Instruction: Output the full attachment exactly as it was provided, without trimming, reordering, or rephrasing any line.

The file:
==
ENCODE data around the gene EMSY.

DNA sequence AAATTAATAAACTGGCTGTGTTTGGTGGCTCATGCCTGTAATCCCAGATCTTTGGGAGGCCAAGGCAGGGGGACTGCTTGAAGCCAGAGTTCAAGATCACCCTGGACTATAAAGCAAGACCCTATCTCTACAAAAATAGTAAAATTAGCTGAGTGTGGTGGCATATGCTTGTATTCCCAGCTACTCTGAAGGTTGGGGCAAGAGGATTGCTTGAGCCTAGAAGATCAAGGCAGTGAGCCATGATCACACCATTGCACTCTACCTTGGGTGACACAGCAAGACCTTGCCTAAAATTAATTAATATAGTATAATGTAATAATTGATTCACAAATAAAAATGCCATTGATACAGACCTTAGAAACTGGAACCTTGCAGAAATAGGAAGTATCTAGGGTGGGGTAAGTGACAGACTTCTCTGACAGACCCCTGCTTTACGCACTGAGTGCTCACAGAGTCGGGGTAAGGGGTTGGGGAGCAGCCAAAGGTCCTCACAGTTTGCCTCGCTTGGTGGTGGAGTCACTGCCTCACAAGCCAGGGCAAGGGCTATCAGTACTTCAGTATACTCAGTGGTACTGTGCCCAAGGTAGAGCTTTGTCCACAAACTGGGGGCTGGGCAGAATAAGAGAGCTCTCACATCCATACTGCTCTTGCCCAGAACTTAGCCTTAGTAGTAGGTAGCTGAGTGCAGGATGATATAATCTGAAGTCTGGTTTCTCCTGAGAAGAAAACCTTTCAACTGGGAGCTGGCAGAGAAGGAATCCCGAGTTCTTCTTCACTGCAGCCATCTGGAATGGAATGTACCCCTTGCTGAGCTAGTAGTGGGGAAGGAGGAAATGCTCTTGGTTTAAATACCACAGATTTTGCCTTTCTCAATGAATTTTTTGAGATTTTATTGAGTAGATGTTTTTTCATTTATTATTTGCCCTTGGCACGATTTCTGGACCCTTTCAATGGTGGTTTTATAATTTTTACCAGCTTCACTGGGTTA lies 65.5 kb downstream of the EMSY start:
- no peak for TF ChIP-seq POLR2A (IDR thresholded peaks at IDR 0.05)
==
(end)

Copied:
ENCODE data around the gene EMSY.

DNA sequence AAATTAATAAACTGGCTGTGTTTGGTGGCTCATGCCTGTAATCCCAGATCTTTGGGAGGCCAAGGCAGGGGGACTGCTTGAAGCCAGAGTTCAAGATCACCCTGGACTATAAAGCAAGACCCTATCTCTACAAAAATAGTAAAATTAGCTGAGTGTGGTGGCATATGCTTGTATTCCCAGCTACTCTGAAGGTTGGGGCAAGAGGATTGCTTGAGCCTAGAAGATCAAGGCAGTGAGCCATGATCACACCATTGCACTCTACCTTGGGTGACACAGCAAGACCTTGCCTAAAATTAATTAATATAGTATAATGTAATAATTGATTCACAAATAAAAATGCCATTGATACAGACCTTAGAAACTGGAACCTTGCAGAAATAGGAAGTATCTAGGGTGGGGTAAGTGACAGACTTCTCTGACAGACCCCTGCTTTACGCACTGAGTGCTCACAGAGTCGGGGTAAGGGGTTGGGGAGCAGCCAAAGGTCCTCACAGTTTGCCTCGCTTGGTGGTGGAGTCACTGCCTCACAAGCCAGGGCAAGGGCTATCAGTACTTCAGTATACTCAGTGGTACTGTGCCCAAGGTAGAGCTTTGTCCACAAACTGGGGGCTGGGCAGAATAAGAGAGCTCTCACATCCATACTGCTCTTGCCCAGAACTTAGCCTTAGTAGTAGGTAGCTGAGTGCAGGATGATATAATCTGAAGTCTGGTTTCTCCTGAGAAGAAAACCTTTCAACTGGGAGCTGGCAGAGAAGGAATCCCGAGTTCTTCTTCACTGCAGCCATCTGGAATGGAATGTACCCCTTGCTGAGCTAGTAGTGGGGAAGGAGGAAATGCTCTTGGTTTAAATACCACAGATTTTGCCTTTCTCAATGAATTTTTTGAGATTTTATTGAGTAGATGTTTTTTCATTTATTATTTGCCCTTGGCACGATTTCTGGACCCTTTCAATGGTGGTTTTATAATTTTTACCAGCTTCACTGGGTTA lies 65.5 kb downstream of the EMSY start:
- no peak for TF ChIP-seq POLR2A (IDR thresholded peaks at IDR 0.05)